Effect of Tillage System, Soil Type, Crop Stand, and Crop Sequence on Reniform Nematodes After Harvest


  • H. Enrique Cabanillas
  • Joe M. Bradford
  • James R. Smart


Conservation Tillage, Crop Rotation, Cultural Control, No-Till, Rotylenchulus Reniformis, Soil Type, Tillage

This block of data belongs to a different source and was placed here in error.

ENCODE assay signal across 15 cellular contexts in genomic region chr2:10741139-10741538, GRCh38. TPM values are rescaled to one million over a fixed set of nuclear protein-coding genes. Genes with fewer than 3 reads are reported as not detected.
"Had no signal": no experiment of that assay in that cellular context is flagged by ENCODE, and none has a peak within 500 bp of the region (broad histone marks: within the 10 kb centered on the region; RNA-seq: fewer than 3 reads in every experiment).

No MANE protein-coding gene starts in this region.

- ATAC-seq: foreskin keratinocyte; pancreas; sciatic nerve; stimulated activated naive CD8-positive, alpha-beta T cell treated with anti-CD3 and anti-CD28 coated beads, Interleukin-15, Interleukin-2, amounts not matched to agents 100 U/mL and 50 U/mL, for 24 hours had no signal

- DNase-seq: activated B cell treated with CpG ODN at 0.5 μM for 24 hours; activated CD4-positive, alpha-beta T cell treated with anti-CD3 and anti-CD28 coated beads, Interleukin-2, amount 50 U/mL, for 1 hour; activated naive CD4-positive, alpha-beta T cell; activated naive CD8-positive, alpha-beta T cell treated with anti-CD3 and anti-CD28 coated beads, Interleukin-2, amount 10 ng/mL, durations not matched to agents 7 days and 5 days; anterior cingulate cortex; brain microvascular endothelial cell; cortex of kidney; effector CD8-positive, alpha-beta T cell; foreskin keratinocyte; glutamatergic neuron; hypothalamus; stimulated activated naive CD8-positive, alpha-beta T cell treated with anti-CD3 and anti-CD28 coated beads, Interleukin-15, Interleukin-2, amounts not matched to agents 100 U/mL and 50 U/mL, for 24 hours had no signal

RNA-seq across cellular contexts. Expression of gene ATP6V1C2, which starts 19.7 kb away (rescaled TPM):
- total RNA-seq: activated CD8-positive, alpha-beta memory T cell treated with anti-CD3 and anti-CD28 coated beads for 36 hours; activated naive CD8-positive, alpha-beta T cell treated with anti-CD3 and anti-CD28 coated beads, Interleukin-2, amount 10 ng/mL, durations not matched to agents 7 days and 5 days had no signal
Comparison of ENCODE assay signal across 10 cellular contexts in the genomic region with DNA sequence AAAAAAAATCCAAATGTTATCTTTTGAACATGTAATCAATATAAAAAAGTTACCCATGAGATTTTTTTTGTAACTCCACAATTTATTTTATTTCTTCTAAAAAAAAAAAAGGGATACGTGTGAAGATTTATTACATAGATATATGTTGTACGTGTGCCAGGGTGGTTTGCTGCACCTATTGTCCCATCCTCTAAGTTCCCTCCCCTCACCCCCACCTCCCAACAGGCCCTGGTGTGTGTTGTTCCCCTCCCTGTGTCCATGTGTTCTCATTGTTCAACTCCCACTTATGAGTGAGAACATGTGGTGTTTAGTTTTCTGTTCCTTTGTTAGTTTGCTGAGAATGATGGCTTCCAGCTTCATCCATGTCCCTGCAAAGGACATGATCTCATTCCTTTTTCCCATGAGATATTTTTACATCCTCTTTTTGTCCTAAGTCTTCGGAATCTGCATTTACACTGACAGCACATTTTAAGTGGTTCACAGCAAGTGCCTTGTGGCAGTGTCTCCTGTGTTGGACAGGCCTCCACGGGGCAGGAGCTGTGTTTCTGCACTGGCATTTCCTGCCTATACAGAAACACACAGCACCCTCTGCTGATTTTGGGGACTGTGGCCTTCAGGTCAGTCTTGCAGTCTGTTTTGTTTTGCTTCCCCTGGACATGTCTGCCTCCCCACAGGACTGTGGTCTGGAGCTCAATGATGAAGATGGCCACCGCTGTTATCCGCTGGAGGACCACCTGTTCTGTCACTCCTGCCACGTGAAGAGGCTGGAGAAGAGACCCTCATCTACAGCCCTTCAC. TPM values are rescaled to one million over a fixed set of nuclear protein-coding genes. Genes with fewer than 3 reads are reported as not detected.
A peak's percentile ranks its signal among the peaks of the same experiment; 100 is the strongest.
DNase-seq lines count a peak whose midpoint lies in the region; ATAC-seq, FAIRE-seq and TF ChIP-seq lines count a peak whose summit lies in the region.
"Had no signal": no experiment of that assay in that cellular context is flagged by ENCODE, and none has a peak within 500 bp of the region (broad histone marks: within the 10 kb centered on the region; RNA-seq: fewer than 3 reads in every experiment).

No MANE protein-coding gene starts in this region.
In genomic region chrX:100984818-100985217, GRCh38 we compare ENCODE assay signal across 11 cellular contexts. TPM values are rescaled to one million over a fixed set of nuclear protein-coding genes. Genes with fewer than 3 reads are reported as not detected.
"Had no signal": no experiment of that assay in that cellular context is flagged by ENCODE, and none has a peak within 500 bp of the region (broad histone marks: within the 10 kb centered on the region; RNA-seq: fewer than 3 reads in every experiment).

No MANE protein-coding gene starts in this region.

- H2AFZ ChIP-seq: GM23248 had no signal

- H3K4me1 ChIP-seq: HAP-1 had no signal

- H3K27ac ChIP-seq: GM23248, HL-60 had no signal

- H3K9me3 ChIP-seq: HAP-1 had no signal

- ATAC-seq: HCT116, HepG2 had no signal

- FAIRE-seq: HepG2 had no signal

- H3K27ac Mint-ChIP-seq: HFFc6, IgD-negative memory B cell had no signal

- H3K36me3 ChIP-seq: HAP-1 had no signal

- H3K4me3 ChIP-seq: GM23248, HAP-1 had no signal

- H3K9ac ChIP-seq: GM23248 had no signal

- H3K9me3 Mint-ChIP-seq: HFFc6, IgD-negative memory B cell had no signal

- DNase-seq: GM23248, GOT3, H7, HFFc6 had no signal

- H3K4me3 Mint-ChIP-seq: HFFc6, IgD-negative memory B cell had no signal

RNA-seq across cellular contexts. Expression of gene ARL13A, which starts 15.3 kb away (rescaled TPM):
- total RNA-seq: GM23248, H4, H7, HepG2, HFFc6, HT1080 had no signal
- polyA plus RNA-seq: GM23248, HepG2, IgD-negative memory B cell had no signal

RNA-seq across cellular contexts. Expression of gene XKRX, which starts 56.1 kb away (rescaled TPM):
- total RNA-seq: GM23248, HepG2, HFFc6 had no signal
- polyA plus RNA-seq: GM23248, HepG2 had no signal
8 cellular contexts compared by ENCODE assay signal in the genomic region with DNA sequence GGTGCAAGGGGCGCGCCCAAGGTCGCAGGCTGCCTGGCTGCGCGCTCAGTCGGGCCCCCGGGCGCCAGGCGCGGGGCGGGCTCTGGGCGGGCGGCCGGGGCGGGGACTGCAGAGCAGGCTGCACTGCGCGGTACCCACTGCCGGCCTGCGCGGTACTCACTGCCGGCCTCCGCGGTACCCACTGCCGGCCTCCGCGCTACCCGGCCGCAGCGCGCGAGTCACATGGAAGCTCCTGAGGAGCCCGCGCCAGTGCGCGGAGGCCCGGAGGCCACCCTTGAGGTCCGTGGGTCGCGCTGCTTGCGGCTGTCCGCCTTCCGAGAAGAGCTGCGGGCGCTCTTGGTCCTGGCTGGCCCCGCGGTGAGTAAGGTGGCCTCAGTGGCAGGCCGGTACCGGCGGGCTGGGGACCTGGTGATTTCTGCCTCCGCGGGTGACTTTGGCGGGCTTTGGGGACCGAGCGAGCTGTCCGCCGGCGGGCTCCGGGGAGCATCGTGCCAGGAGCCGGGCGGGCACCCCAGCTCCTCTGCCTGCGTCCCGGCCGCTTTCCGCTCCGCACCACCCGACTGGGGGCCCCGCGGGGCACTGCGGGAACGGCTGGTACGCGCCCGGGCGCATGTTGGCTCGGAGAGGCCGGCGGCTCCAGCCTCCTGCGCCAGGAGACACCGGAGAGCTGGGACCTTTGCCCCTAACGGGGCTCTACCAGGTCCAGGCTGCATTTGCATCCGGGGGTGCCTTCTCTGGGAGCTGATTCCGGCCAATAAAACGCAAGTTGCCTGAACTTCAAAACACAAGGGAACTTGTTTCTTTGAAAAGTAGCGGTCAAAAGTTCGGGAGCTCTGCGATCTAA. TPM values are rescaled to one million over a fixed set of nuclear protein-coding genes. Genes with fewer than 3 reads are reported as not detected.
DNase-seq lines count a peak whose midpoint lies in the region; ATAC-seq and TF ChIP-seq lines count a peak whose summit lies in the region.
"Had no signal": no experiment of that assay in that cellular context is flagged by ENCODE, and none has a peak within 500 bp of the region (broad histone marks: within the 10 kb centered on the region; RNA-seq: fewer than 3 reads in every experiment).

Conservation tillage is rapidly being accepted by farmers in the United States because of its advantages over conventional systems. However, there is limited information about its impact on soil organisms, especially nematodes, which play an important role in crop production. Field studies were conducted to determine the effects of tillage system on nematodes after harvest in relation to soil type, crop stand, and crop sequence at two sites in the Lower Rio Grande Valley of Texas (LRGV). In a dry-land site in Willacy Co., neither conventional tillage nor conservation minimum tillage systems affected the numbers of free-living (36 vs 27 nematodes/100cm soil) and reniform nematodes, Rotylenchulus reniformis (2 vs 9 nematodes/100cm soil). Although the number of free-living nematodes (25-42 nematodes/100cm soil) was greater than that of R. reniformis (0-7 nematodes/100cc soil), they were not significantly different among soil types. In contrast, at the irrigated Hidalgo Co. site, higher